Overrated – Victims’ families’ sense of entitlement

Ned Bitters

Ned Bitters

This week’s inductee into the “Overrated Hall of Fame” is … victims’ families’ sense of entitlement.

This December, a police video surfaced of the latter stages of Timothy McVeigh’s arrest shortly after he felled the Murrow Building in Oklahoma City. It was pretty boring stuff as far as police videos go. There was no high speed chase, no innocent by-drivers clipped at intersections, no rolling Camaros, no O.J. hiding like a bitch in the back of a white Bronco. You never even get to see McVeigh. The video starts after McNutjob is already cuffed in the squad car, and all we see is the officer searching the car.

Survivors of the victims of the Oklahoma City bombing immediately sprang into full Entitlement Mode, demanding to know why this video took so long to surface, demanding it be a part of the Murrow Building Memorial, demanding it be nominated for an Oscar in the documentary category.

The last one is made up, but if you thought for even an instant that it could be true, that helps prove my point about how the survivors of the poor bastards who die highly publicized deaths often feel they have been granted some sort of beyond-the-normal-rules entitlement. They tend to go completely overboard in what they feel they are owed.

McVeigh was caught, convicted and executed for his heinous crime. (I hope I can escape similar punishment for my lazy use of the quite trite “heinous crime.”) Millions of dollars were proffered. A beautiful, moving memorial was built at the site. Presidents visited. A movie was made. Bill Kurtis probably did 13 different versions of all those shows he narrates. A nation mourned with them. (Hey, you let me get away with “heinous crime,” so I figured I could sneak in an overused “a nation mourned.”) Yet still the demands and the “what about us!” sentiments persist.

An even more galling example of this is taking place surrounding the Flight 93 Memorial. (You know, fourth plane on 9/11 … Pennsylvania countryside …. “Let’s roll!”…) Survivors of the victims have petitioned the White House to force a Pennsylvania landowner to cede a chunk of his land for the Flight 93 Memorial. The landowner isn’t some heartless prick who refuses to sell his land or who is looking to squeeze big money out of Uncle Sam for it. He just wants a fair deal, and he’s been in negotiations with the Park Service. But the Flight 93 family members apparently feel that their loss has bestowed upon some legitimate fascism. They are whining to the Bush White House to seize the land for the memorial. This is no eminent domain issue in which the good of society will be served. It will just serve the “But I’m Entitled!” needs of 50 or so families.

I’m not so cold and bitter of soul that I don’t feel for the families who lost people in terrorist attacks. I don’t begrudge them making their quasi-victimhood their new identity and allowing it to now define who they are. Perhaps I’d react the same way. Hell, I’ve been playing the victim-of-unjust-heartbreak card for over 15 years, as I’m still whining to anyone who will listen about the unrelieved pain I suffered in the just-as-tragic-as-anything-9/11-related heartbreak I suffered in the 1992 Major League Baseball playoffs compliments of Francisco Cabrera, an up to that point unknown September call-up (and forever asshole) whose two-out bases loaded single with two outs in the ninth inning knocked my beloved Pittsburgh Pirate out of the World Series. But you don’t see me asking the governor of Georgia to seize the site of the old Fulton County Stadium home plate so that I can turn it into a piss-hole for still-grieving Pirates fans.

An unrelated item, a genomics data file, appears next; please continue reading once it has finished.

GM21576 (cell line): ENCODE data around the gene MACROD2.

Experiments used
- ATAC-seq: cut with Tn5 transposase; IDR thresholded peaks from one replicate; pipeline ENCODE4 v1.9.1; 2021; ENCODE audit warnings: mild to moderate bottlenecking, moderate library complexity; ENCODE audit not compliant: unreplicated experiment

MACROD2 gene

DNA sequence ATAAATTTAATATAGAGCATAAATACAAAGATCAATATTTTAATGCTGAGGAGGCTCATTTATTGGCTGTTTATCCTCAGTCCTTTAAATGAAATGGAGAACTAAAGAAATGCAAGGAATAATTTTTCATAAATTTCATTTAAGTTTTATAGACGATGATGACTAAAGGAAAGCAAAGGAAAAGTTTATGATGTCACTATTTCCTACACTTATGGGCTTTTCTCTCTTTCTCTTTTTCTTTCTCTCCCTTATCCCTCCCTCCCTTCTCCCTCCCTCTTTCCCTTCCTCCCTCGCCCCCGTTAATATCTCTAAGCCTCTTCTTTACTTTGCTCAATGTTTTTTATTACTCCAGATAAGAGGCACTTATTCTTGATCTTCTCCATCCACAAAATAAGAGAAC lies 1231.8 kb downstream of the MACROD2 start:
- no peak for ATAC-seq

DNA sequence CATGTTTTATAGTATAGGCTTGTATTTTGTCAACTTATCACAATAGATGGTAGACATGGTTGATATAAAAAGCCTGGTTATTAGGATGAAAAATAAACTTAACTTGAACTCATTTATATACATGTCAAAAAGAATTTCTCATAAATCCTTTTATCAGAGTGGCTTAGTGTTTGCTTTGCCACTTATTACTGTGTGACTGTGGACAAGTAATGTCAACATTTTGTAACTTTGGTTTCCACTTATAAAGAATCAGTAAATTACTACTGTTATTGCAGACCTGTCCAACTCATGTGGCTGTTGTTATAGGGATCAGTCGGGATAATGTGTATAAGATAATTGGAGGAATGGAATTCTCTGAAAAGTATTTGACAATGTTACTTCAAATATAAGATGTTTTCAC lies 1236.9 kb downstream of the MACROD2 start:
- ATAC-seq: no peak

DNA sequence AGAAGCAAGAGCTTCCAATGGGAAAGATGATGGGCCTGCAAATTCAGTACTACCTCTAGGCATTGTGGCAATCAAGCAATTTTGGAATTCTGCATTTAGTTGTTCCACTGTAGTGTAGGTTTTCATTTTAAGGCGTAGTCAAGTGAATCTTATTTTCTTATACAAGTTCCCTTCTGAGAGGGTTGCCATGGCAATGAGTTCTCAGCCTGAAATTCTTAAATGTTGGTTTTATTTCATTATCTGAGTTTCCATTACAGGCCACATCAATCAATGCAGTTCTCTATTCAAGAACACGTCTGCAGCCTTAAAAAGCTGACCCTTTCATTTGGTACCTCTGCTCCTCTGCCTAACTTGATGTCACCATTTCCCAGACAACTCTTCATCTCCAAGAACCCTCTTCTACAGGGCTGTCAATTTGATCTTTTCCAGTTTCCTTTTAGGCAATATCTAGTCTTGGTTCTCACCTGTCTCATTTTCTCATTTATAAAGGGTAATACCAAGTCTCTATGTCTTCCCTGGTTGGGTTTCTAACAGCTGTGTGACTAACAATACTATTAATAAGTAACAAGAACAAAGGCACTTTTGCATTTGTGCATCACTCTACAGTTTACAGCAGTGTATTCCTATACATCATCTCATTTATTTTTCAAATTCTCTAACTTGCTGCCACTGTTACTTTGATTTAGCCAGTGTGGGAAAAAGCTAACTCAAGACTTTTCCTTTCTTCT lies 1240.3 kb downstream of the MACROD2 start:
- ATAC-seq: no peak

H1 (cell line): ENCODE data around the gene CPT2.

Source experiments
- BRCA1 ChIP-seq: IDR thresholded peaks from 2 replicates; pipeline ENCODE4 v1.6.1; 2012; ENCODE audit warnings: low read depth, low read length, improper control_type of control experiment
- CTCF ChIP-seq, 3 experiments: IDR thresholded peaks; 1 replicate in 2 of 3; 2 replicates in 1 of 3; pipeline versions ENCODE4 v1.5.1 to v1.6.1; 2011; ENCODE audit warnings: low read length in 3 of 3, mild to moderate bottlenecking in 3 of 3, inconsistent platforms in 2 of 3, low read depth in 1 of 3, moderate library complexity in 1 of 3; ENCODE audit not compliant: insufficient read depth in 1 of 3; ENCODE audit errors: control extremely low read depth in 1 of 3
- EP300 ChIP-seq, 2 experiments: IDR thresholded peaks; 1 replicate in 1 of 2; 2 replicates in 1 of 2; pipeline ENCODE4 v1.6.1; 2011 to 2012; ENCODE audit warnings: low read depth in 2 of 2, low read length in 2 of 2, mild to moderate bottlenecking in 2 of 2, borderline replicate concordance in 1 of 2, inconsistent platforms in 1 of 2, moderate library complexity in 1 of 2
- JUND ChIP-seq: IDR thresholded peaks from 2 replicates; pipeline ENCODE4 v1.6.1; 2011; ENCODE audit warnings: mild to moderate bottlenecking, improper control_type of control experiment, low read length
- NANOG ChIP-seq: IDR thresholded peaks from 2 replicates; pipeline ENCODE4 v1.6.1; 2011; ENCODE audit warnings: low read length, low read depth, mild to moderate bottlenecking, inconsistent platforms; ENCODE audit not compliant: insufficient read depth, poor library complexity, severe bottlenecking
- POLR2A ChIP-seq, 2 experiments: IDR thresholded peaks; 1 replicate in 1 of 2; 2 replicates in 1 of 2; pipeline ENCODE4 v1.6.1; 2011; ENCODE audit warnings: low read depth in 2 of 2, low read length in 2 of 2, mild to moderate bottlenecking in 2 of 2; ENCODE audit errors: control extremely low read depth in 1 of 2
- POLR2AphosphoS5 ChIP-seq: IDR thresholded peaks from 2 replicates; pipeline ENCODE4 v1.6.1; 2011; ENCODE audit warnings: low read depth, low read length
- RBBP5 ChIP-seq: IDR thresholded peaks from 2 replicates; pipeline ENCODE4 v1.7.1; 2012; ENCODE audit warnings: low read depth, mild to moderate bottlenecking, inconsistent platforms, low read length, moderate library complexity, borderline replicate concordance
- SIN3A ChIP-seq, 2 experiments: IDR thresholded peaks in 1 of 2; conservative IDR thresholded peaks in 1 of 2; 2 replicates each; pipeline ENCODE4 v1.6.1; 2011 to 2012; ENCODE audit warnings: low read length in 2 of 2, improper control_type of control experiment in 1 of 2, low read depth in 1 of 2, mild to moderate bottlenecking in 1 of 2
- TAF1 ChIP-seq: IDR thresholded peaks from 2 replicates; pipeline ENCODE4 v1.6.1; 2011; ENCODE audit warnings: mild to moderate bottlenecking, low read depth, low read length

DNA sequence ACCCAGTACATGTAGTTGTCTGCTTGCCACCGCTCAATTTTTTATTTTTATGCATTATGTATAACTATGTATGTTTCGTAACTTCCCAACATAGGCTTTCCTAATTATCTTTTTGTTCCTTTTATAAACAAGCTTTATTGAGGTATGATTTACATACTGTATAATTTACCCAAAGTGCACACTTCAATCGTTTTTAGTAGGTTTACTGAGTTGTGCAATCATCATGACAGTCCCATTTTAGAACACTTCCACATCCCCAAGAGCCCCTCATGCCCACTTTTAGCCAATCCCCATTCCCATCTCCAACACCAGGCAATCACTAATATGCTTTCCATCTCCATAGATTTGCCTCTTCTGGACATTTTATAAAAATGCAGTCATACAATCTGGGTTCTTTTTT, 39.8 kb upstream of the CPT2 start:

I’m all for memorials and remembrances and all that shit, especially if a healthy admission fee is charged, allowing the sacred ground (Cliché Number Three, for those counting at work) to at least be a source of profit as well as tears and overwrought expressions of “Oh, those poor people” from the likes of phonies Marge and Tom from Middle America, who are not thinking of the victims at all but instead just want pointed to the memorial souvenir shop and snack bar. No, I’m not anti-memorial. I just get sick of all the entitlement attitude I see and hear.

Fortunately, I’ve never lost a friend or family member to a terrorist attack, typhoon or engineering snafu. No one I’ve been close to has been murdered. The greatest losses I’ve had to endure in the past three years are the three automobile break-ins I’ve suffered at the hands of the little fuckwads from the neighborhood. However, you don’t see me going all Saudi Arabia on their asses and petitioning Congress for the severed hands of these change-drawer emptying pseudo-thugs. That would be unjust punishment and a sign that I succumbed to the very American trait of victimhood entitlement that I loathe. I’m above that.

Unless, of course, you know where Francisco Cabrera is living at the moment. In which case, someone, please, deliver his gutted corpse to my front door. I think I’m entitled.

Ned Bitters is, in fact, overrated. You can contact him at teacherslounge@hobotrashcan.com.

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